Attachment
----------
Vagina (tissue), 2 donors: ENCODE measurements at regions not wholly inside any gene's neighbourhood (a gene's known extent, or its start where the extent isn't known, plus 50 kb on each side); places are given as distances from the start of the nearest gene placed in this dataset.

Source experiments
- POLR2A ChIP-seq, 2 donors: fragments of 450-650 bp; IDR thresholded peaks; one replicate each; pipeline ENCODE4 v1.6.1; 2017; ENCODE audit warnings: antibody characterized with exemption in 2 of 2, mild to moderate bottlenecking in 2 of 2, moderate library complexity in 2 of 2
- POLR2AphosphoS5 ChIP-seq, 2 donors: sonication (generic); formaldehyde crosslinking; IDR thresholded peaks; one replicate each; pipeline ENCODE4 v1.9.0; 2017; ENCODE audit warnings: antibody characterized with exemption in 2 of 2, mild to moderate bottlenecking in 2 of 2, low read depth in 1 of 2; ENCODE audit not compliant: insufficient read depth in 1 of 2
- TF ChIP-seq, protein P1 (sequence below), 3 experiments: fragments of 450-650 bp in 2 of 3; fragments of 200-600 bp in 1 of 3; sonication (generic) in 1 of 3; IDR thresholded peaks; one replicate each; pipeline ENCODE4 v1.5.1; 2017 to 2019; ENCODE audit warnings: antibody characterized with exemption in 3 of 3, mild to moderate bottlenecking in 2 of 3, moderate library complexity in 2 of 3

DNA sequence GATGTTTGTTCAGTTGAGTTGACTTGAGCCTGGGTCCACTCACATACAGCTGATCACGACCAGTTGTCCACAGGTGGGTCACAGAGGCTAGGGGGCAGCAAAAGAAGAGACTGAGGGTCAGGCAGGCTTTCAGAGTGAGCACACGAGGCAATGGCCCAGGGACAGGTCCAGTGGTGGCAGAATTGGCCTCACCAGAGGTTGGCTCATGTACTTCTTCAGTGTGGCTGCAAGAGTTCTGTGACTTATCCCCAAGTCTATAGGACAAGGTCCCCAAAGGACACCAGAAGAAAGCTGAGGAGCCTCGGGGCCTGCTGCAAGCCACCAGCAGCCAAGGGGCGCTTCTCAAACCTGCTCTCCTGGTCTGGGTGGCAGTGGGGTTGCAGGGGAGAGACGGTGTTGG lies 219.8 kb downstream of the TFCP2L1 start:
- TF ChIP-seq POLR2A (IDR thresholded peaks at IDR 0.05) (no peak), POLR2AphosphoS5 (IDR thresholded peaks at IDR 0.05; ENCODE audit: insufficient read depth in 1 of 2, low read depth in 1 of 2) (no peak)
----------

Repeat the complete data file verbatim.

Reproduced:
Vagina (tissue), 2 donors: ENCODE measurements at regions not wholly inside any gene's neighbourhood (a gene's known extent, or its start where the extent isn't known, plus 50 kb on each side); places are given as distances from the start of the nearest gene placed in this dataset.

Source experiments
- POLR2A ChIP-seq, 2 donors: fragments of 450-650 bp; IDR thresholded peaks; one replicate each; pipeline ENCODE4 v1.6.1; 2017; ENCODE audit warnings: antibody characterized with exemption in 2 of 2, mild to moderate bottlenecking in 2 of 2, moderate library complexity in 2 of 2
- POLR2AphosphoS5 ChIP-seq, 2 donors: sonication (generic); formaldehyde crosslinking; IDR thresholded peaks; one replicate each; pipeline ENCODE4 v1.9.0; 2017; ENCODE audit warnings: antibody characterized with exemption in 2 of 2, mild to moderate bottlenecking in 2 of 2, low read depth in 1 of 2; ENCODE audit not compliant: insufficient read depth in 1 of 2
- TF ChIP-seq, protein P1 (sequence below), 3 experiments: fragments of 450-650 bp in 2 of 3; fragments of 200-600 bp in 1 of 3; sonication (generic) in 1 of 3; IDR thresholded peaks; one replicate each; pipeline ENCODE4 v1.5.1; 2017 to 2019; ENCODE audit warnings: antibody characterized with exemption in 3 of 3, mild to moderate bottlenecking in 2 of 3, moderate library complexity in 2 of 3

DNA sequence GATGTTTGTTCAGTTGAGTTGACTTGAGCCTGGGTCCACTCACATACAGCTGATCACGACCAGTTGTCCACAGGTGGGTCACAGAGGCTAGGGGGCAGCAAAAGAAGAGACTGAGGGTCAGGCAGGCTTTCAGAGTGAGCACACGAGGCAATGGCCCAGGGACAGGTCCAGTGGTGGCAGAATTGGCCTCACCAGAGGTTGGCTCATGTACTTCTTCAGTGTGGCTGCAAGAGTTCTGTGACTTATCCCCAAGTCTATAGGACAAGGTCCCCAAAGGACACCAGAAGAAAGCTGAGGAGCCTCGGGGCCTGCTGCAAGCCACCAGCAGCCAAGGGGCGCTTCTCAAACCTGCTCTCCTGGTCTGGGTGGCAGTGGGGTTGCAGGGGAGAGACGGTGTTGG lies 219.8 kb downstream of the TFCP2L1 start:
- TF ChIP-seq POLR2A (IDR thresholded peaks at IDR 0.05) (no peak), POLR2AphosphoS5 (IDR thresholded peaks at IDR 0.05; ENCODE audit: insufficient read depth in 1 of 2, low read depth in 1 of 2) (no peak)